7 Of The Best P.M. Snacks For Instant Energy

By Isadora Baum

Office slump hitting you? You're probably in need of a serious reboot. And, the best way to regain energy and boost your brain cells is through food, as what we eat can certainly influence mood and energy levels.

Tired
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Before dipping your hand in a bag of chips, think wisely about which type of snack to choose from. You can also always pack a few snacks at home and store at work for when you get those hunger pangs. It's always best to be prepared in order to stay on track. Here are the best afternoon snacks to grab when you have a hard case of the munchies.

Lean Animal Protein or Canned Fish

If you're struggling to open your eyes mid-day, reach for low-sodium and low-sugar jerky or a lean piece of protein, such as a small serving of chicken breast, a hard boiled egg, or a can of fish, says Jessica Althouse, CPT, a certified personal trainer and certified group fitness instructor at Kick@55 Fitness in Chicago.

"Vitamin B-12 helps with the production of red blood cells and improves the health of your nervous system. In turn, the consumption of foods with B-12 will boost your energy levels when you are feeling sluggish," she says. And, if you choose fish or grass-fed beef, you'll get omega 3 fatty acids, too. These can improve brain health and lower inflammation, helping you feel energized and alert during the day.

Lentils

"Lentils are quick-cooking for weeknight convenience, and not only provide powerful plant protein, but also the plant-based iron the body needs to keep energy levels up," says Moon. What's more, "iron supports healthy red blood cells, which deliver oxygen to the entire body. Combine with vitamin C from a spritz of lemon, or a dish that adds tomatoes, to help boost iron absorption," she says.

Barley

"While I always advocate for whole grains, I'm pleasantly surprised that even pearled barley is a good source of dietary fiber. Fiber-rich foods will keep you energized for longer without causing sugar spikes or crashes," Moon says. Though, don't eat it alone. "Combine with healthy fats and lean protein for the ultimate sustained energy," she says.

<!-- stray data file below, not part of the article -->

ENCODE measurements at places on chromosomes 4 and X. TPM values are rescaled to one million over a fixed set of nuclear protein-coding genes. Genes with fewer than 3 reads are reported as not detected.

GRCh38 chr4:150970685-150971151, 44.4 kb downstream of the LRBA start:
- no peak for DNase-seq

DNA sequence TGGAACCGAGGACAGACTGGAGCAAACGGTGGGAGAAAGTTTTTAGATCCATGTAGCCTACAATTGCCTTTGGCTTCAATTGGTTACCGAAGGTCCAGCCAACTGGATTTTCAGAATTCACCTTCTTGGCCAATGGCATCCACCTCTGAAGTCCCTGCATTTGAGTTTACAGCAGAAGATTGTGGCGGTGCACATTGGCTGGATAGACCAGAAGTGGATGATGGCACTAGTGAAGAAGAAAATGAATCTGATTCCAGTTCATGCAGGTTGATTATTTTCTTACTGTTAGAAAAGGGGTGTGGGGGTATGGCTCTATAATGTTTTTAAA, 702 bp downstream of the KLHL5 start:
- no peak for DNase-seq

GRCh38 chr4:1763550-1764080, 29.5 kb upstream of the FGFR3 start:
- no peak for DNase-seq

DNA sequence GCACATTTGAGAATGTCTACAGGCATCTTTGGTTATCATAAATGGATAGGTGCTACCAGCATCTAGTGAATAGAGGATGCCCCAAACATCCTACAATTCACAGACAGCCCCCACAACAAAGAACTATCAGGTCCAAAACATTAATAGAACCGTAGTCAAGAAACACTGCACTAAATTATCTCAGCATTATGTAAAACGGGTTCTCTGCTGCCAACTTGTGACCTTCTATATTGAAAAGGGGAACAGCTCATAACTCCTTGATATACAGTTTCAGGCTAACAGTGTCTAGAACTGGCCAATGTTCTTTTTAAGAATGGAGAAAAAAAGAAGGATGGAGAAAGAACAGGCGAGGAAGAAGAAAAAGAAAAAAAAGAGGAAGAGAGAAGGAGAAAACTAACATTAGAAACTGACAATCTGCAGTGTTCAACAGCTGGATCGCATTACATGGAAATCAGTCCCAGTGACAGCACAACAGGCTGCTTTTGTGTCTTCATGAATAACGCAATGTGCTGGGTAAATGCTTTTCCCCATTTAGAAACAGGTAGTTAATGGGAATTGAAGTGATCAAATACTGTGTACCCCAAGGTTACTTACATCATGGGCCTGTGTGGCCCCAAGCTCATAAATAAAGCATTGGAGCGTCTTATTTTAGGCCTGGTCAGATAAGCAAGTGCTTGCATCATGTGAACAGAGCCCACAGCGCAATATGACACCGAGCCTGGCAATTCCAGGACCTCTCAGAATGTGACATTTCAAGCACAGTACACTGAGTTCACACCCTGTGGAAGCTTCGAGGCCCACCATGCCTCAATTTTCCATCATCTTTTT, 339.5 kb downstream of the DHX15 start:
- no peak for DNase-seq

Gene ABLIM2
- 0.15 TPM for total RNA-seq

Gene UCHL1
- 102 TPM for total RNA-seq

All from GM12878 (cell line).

Snack
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Fruit

You don't want to dig into a giant fruit bowl, as fruit does have sugar, but a little bit of natural sweetness to pair with protein will satisfy mid-day cravings and provide quality nutrition. "You can get this by eating apple or banana slices with peanut butter or Greek yogurt with fresh berries," says Althouse.

"After sitting at your desk all day you may be tempted to reach for one of those donuts going around the office, but this will only work against you. While foods high in sugar will give you an initial rush, this will be short-lived, and you will wind up crashing soon after," she explains. The carb and protein combo will prevent any spikes in blood sugar, she says.

Cucumbers

"Dehydration can lead to fatigue, and crisp vegetables can bring you back," Moon says. "Cucumbers are nearly all water, plus they provide anti-inflammatory phytonutrients like flavonoids," she says, which will keep you more alert. You can pair with some dip or guacamole if you need some extra flavor.

Nuts

"The healthy fats in nuts help the body absorb important fat-soluble antioxidants that fight to keep our cells healthy. They are also sources of antioxidants themselves, as well as some plant protein and dietary fiber which makes it easy to build a balanced snack with nuts," Moon says. Combine with cheese, like string cheese, or add to a yogurt or chia bowl. You can also make protein energy balls, too.

Eggs

"Eggs are an affordable and convenient source of the B vitamins that the body uses to produce energy from food. Not getting enough of certain B vitamins can lead to energy-zapping anemia," says Moon, which drains energy stores. Luckily, all the B vitamins are found in eggs, so you can't go wrong with eggs during the afternoon slump.

Althouse likes to keep hard boiled eggs on hand. They're easy, portable, and full of vitamin B12 and protein, as well as choline (found in the yolk!) to improve cognitive thinking, she says.